design research

Paper Vs. Electronic Requests (03-21-22)

A recent study indicates that we respond differently to material presented on paper than on digital devices.  Allen shares that “research by Maferima Toure-Tillery  [co-author Lili Wang]. . . finds that people are more likely to engage in virtuous behavior when they make their selections on paper than when they are using a digital device. . . Their study, which was conducted in both the U.S. and China, shows that the effect extends to several types of virtuous behavior, from charitable giving to choosing educational reading material over page turners.

Time and Direction (03-18-22)

Beracci and Fabbri studied how time is perceived to map onto physical locations; their findings may be useful to people trying to understand research findings, for example.  The investigators report that prior research has shown that “Time is represented along a horizontal mental line with an association between the past (or short duration) and left space as well as between the future (or long duration) and right space. . . . The aim of the present study was to test the presence of a vertical representation of temporal expressions, overcoming possible methodological limits. . . .

Bias Toward What’s Expected (03-17-22)

Maister and colleagues learned how subjective our assessments of our own faces and bodies are; their findings can likely be applied in other situations in which assessments are made.  The researchers report that they “used a computational reverse-correlation technique to explore individuals’ mental ‘self-portraits’ of their faces and body shapes in an unbiased, data-driven way. . . . Self-portraits were similar to individuals’ real faces but, importantly, also contained clues to each person’s self-reported personality traits, which were reliably detected by external observers. . . . .

Vision – Taste Links (03-16-22)

Lee and Lim tie visual experiences to anticipated tastes.  They report that their “study examines the effects on viewers’ purchase intention of two visual design techniques used with food items in food advertising – repetition and alignment. . . . Three studies were conducted. . . . The findings of Study 1 and Study 2 reveal that repetition of food items enhanced viewers’ likelihood of purchasing the presented food through cross-modal responses between vision and taste. . . .  results . . . confirm . . .

Beauty and Goodness (03-15-22)

He and teammates link goodness and facial attractiveness;  it is possible that their findings can be applied more broadly.  The team report that “A well-documented ‘beauty is good’ stereotype is expressed in the expectation that physically attractive people have more positive characteristics. Recent evidence has also found that unattractive faces are associated with negative character inferences. . . This study tested the hypothesis that complementary ‘good is beautiful” and “bad is ugly” stereotypes bias aesthetic judgments. . . . this . . .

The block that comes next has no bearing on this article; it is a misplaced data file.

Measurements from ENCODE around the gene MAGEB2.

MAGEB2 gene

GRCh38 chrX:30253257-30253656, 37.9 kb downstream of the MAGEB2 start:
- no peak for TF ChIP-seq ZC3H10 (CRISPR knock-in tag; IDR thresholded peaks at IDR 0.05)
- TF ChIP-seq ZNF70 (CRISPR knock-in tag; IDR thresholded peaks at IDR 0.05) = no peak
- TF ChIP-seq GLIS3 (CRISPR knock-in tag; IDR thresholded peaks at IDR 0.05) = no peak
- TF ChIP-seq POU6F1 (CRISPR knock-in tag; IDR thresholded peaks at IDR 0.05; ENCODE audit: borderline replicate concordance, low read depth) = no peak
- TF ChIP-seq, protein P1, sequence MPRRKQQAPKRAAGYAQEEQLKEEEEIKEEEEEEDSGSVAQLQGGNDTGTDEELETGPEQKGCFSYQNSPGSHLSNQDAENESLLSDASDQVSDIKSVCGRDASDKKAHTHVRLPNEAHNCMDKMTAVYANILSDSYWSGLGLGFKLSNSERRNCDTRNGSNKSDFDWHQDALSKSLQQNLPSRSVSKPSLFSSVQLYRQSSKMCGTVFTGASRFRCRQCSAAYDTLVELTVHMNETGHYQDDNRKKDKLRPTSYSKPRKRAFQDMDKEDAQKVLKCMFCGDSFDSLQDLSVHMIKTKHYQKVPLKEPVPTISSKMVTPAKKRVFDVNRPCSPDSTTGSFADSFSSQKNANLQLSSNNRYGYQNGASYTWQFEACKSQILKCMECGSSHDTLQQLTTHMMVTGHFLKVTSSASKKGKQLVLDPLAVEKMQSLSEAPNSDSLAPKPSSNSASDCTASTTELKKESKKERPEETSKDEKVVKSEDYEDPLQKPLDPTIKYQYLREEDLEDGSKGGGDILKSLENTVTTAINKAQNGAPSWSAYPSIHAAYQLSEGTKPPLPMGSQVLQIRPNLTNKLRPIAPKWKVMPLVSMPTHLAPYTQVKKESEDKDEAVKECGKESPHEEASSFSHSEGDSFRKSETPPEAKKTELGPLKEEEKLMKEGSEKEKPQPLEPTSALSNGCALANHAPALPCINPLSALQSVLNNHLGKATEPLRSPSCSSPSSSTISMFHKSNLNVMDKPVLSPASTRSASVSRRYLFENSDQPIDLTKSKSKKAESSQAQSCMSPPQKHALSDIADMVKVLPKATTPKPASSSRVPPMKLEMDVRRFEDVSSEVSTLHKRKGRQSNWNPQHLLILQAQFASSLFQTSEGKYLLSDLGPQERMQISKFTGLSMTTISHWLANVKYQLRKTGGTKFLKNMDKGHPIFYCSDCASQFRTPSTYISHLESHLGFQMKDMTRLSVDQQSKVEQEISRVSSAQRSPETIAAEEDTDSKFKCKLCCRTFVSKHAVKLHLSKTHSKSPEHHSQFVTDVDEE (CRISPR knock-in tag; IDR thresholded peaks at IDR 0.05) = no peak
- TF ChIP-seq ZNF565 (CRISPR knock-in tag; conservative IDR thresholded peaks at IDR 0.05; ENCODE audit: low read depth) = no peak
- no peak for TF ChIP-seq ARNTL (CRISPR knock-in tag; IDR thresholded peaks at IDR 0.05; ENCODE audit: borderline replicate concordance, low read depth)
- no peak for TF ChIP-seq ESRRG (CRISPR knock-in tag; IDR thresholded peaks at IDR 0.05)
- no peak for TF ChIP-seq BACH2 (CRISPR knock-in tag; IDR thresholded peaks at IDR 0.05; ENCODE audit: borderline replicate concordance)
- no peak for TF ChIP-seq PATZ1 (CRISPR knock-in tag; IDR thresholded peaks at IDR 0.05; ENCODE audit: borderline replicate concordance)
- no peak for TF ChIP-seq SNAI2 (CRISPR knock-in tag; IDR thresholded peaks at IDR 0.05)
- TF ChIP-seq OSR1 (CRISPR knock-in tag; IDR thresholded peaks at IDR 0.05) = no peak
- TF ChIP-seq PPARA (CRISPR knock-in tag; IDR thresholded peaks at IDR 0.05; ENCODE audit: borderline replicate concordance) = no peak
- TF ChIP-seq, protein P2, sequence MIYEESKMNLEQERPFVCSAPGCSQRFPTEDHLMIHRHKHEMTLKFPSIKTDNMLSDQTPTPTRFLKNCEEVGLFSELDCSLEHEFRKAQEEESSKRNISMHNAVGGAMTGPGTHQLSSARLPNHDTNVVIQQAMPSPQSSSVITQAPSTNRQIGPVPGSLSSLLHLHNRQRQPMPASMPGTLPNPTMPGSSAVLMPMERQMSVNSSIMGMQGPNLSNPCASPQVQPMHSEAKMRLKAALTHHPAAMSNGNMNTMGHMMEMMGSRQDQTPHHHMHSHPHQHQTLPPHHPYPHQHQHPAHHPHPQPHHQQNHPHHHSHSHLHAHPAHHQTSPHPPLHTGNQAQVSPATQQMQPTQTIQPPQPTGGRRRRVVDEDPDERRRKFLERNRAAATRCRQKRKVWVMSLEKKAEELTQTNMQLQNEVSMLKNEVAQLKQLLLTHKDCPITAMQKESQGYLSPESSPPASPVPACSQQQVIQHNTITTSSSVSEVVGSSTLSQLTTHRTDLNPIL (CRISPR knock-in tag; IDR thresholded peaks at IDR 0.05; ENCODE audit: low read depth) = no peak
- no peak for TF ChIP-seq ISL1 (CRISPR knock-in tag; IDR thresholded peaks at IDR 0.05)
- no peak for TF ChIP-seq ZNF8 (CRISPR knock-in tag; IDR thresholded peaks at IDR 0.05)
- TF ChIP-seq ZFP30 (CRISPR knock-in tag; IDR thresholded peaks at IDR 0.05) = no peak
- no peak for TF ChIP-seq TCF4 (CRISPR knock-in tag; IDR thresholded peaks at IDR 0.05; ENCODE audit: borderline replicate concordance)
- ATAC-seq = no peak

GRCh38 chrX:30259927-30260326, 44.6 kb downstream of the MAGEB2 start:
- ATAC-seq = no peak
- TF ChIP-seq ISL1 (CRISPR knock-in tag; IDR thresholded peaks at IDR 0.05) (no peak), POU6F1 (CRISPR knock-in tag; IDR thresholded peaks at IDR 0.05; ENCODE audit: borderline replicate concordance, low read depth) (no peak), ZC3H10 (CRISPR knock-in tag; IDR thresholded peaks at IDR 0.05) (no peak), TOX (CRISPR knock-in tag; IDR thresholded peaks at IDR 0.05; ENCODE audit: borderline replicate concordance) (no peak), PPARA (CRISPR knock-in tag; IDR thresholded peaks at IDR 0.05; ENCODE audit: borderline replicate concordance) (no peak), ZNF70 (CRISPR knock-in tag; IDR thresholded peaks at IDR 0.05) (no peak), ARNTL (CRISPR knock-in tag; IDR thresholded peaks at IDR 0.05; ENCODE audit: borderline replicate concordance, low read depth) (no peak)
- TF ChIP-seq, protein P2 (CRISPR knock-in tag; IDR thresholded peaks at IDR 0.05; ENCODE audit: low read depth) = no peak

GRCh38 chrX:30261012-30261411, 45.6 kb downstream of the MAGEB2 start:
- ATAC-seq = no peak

Beware of High Temperature Walks (03-14-22)

Asano and colleagues learned that walking in hot outdoor environments can harm subsequent cognitive performance indoors;  this finding supports creating more temperature controlled indoor walking areas in office complexes and similar locations.  The research team reports that “In the experiments [conducted], a total of 96 participants took a mathematical addition test in an air-conditioned room before and after walking in an actual outdoor environment.

Photo Titles (03-11-22)

Duran-Barraza and colleagues evaluated how titles influence responses to artistic photography.  They report that “Conceptual information is central to the field of artistic photography. . . . we investigated whether artist's conceptual titles affected viewers’ interest in artistic photographs. Experiment 1 showed that adding artist's conceptual titles increased both the rated liking of and interest in the photographs, whereas adding a descriptive title had no effect.

Vision- and Warning-Based Ads (03-10-22)

Shen and colleagues studied responses to different sorts of advertisements along with perceived beauty.  They report that “Using 68 standardized environmental advertisements as materials, this study examines potential differences between warning-based and vision-based environmental advertisements in the induced environment-related aesthetic perception and experience. The results show a significant difference between warning-based and vision-based advertisements in the experienced beauty . . .  with no difference in (global) aesthetic perception.

Value of Natural Light (03-09-22)

Satish, Joseph, and Nanavati recap the benefits of natural light.  They report that “Exposure to daylight, in particular, plays an outsized role in our overall well-being and mental health.  Like almost all animals, humans have a circadian cycle that regulates sleep, metabolism, heart rate, and body temperature over a 24-hour cycle.  Daylight is the main environmental stimulus that syncs the body’s internal clock with the external world. . . . Studies have shown that daylight access can reduce stress, lower blood pressure, and even improve a person’s cognitive function.” 

ADHD and Storage Requirements (03-08-22)

Researchers have identified an increased likelihood of hoarding in people with ADHD;  this finding may indicate a greater need for storage options among people with ADHD who are not hoarding.  Morein-Zamir and colleagues report that “Whilst formerly associated with Obsessive-Compulsive Disorder (OCD), it is now recognised that individuals with HD [hoarding disorder] often have inattention symptoms reminiscent of Attention Deficit/Hyperactivity Disorder (ADHD). Here, we investigated HD in adults with ADHD. . . .

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